The school emphasizes the importance of focusing on the needs of future Sailors, facilitating an open exchange of information, and ensuring mutual understanding and agreement throughout the recruiting process. These steps are critical to ensuring that prospective applicants fully understand what Navy service entails and that highly motivated and committed officers and Sailors serve in the fleet.
The key factor to NORU’s high success rate is its instructors, who are hand-picked from the top tier of the career recruiting force. Students consistently cite these instructors as the best they’ve had in their career.
Students leaving NORU go on to support Navy Recruiting Command Headquarters, two Navy recruiting regions and 26 Navy recruiting districts nationwide with the basic knowledge and skills necessary to succeed. New recruiters are enthusiastic, motivated and ready for the hands-on training that will fine-tune skills developed at NORU and help them recruit the Navy of the 21st century.
The Navy Recruiting Orientation Unit was established in Orlando, Florida, in 1978. In June 1990, NORU moved to NAS Pensacola where it is now located in Building 3644 with a staff of 35 military and 12 civilian personnel. For more information, please call 850-452-5401.
Personnel Support Activity Detachment (PSD) NAS Pensacola
PSD Pensacola is the fourth-largest PSD within the naval installations network. It is responsible for supporting 310 customer commands, approximately 15,000 naval personnel and their dependents. It also provides transportation to approximately 30,000 DOD travelers per year. PSD Pensacola operates with the guiding principle that customer service is our primary goal.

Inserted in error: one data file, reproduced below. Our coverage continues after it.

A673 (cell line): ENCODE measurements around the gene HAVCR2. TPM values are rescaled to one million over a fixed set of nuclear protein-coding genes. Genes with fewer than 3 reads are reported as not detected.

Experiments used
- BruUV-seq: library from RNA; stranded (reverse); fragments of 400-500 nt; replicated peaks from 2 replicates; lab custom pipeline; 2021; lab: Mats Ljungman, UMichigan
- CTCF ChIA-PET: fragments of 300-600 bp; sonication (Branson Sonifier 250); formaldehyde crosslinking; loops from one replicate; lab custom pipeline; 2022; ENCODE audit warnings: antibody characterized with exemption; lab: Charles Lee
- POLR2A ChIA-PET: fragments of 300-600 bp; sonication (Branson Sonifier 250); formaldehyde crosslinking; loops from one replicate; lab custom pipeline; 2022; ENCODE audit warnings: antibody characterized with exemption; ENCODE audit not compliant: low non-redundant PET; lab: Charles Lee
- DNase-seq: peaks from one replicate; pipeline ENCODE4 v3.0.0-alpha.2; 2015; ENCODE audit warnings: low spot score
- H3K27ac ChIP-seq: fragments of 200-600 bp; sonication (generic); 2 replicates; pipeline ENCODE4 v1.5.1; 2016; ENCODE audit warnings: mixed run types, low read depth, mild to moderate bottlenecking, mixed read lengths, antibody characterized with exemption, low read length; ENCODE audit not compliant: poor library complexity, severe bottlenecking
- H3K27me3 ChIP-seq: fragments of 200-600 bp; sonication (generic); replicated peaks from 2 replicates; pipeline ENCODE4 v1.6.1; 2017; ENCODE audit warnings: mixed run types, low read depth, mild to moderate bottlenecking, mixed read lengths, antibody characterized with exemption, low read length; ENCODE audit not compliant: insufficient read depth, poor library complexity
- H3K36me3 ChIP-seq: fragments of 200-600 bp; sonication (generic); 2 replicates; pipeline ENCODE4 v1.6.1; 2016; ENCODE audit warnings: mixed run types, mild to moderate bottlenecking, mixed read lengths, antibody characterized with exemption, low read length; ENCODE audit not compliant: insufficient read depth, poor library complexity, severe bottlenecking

In order to meet that goal, we will provide commands with responsive pay, personnel and education, and transportation service within our capability, consistent with current regulations, order requirements and funding resources. We will answer your questions regarding pay, personnel and transportation administration to the best of our ability. If we don’t have the answer, we will contact the proper authority to resolve the issue.
We can promise that our answers to your questions will always be accurate and beneficial to each individual situation as the current laws and regulations allow. Our customers are always encouraged to complete a customer service survey to ensure quality and resolve concerns.
After Hours or Holidays
All staff personnel reporting to commands aboard NAS Pensacola should report to the NAS Pensacola Quarterdeck, Building 1500, 150 Hase Road. Phone: 850-452 4785/4786.
Naval Air Technical Training Center students should report to the NATTC BEQ, Building 3460, just off Chevalier Field Avenue.
Naval Aviation Schools Command students should report directly to Building 633, 181 Chambers Ave.
Personnel reporting to NAS Whiting Field should report to Base Administration or their respective commands (e.g., TRAWING 5, HT-8).
Training Air Wing 6
Headquartered at Sherman Field aboard NAS Pensacola, Training Air Wing 6 (TRAWING 6) conducts primary, intermediate, and advanced naval flight officer and navigator training for the U.S. Navy, Marine Corps and international students. Approximately 10 percent of students are from Germany, Saudi Arabia and Singapore. Like their U.S. counterparts, international students can be found in our entire training pipeline.